The Winberg’s second attempt to flee justice aboard a cruising sailboat has been foiled. The couple faced trial for wire fraud, and decades in prison, if convicted.
The couple and their seven children tried to flee the country in early December, but ended up sinking in Galveston Bay, Texas. Their infant wasn’t breathing, but was revived with CPR. The locals knew something was up when they fled ASAP, and abandoned the boat. It turned out they’d given fake names.
Now, two months later they almost got away with it again…almost. A different boat, a different coast, and they were off to the Bahamas, where American tourists promptly recognized them, and alerted the Bahamian authorities.… Read More
Written by Ben Ellison on Feb 9, 2015 for Panbo, The Marine Electronics Hub
New FCC regulations have caused turmoil in the world of cell boosters and now leading manufacturer Wilson Electronics has changed its name to weBoost. Thus, the Wilson Sleek 4G (460107) above, one of the very first new breed boosters last April, has just morphed into the weBoost Dash 4G-S (470107). Adding to the confusion is the boater’s need to replace that wimpy car top antenna with a possibly illegal marine model – I’m happily using a Digital Antenna 1285 Bullet in my testing — but the whole package ends up relatively simple to install and effective for its cost.… Read More
Posted by KL – February 8, 2015 – Lead photo of Skud 18s racing in Miami by Walter Cooper
A week or so ago at the Miami Olympic classes regatta — ISAF Sailing World Cup Miami — I ran into Maureen McKinnon, back on the campaign trail. You should remember Maureen as the gold medal crew for Paralympic hero sailor Nick Scandone.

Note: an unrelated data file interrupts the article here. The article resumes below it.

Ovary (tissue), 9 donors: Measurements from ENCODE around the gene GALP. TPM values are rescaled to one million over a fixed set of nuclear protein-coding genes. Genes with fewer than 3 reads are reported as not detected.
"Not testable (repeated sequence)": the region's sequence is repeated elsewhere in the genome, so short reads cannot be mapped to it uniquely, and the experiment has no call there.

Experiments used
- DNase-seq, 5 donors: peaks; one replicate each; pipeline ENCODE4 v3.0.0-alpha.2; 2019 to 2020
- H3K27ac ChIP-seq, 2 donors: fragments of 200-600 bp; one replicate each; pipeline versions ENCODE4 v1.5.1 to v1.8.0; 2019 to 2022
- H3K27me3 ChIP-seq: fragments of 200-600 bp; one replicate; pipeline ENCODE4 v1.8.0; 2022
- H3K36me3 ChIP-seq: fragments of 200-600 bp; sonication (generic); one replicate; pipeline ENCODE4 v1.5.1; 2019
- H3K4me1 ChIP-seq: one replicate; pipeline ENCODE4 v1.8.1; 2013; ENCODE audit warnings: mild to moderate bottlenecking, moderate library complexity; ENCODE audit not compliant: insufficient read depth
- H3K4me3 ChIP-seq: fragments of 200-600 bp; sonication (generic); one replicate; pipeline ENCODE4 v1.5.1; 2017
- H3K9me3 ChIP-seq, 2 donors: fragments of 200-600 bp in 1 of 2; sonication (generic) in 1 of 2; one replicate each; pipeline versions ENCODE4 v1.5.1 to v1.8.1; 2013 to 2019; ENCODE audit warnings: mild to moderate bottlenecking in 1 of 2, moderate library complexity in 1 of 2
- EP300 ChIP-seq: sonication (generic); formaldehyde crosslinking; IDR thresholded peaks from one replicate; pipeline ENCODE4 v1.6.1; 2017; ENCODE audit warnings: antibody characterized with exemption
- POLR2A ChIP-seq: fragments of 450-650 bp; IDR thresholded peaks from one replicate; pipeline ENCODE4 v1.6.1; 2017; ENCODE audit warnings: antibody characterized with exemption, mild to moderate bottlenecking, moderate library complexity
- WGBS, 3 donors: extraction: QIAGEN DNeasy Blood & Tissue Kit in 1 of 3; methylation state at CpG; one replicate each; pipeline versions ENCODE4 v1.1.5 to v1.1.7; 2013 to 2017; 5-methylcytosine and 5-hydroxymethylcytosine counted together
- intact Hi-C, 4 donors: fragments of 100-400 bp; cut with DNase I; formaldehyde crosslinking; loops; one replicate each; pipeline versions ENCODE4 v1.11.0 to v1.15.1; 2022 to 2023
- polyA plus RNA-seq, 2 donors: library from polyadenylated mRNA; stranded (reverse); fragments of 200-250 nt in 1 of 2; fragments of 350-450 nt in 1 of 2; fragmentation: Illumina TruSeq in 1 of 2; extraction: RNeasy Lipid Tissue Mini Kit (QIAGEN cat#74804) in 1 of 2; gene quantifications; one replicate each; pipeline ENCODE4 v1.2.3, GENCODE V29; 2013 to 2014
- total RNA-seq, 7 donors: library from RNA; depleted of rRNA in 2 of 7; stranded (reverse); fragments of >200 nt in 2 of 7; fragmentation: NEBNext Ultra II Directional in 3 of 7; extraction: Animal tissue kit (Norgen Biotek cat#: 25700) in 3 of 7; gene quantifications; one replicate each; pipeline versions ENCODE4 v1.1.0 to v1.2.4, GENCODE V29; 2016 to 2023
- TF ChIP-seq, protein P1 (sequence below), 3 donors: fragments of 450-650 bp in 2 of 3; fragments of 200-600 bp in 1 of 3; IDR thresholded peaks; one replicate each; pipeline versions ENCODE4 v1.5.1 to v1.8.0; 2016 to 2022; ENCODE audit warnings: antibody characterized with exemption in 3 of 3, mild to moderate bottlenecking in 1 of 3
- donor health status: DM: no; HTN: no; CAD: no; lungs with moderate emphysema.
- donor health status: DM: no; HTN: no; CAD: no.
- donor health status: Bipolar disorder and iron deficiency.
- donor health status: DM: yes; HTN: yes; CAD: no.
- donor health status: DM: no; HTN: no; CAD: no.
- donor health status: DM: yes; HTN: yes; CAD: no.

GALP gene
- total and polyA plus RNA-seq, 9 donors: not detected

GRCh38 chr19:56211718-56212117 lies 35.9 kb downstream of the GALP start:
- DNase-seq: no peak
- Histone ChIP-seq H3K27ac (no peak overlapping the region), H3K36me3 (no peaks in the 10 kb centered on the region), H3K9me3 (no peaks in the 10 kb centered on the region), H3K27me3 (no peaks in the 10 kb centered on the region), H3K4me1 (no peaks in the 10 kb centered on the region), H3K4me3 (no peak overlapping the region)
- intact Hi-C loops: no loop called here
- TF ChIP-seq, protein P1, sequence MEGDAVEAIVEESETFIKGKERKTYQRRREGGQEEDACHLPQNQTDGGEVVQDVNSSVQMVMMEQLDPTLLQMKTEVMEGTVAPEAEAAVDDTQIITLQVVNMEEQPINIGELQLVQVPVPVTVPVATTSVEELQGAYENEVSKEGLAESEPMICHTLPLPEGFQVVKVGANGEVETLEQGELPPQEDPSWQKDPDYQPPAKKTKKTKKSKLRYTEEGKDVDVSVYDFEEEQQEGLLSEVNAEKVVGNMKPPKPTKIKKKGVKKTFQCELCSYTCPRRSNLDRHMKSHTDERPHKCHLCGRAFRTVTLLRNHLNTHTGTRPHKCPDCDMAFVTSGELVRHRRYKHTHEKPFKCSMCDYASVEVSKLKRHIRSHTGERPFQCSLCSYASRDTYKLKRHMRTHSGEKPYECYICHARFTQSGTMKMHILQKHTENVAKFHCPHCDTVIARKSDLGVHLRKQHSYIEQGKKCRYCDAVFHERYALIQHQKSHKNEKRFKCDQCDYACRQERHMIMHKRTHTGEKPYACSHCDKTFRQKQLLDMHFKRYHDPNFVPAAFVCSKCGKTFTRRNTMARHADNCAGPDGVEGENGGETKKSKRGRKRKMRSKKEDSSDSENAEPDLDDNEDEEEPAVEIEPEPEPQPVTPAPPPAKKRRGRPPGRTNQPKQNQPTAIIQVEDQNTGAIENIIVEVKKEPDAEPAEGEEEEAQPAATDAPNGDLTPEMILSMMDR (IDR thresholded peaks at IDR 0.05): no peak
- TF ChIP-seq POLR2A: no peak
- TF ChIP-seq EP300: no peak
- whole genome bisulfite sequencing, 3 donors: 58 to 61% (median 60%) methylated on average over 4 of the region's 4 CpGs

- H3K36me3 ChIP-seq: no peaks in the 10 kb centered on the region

Just getting to the 2008 Paralympic Games in Qingdao, with Nick in the late stages of ALS, was a thin-line ride between a dream and a nightmare. But they made the finish line. They made the top of the podium, which, for Paralympians, is figurative rather than literal.… Read More
There are a lot of great reasons to sail in Thailand. But for all those things we really enjoyed, there were plenty of things we won’t miss. What didn’t we like? Here are some reflections based on nearly half a year spend in Thailand between 2013 and 2014.
It’s lousy underwater. Thailand is supposed to be famous for great dive sites and snorkeling. I don’t doubt that years ago, they were great. But now, it’s mostly pretty dead underwater- clear signs of overfishing. We were always within sight of fishing boats, many of them the paired trawlers that drag a net between them and indiscriminately clean out every bit of marine life in the middle.… Read More
This boat was one of the many eyesores dotting Richardson Bay, where about 200 liveaboards anchor with apparent impunity to local, state, and federal laws regarding registration and holding tanks. I always assumed it was built just as a floating home, and had no inkling of the owner’s dream of sailing her to Hawaii. I’d heard about her construction, all from materials purchased at Home Depot. I kayaked around her one day with a friend and deemed her unseaworthy beyond the confines of greater San Francisco Bay, and maybe a stretch within.
More here in the Marin Independent Journal. … Read More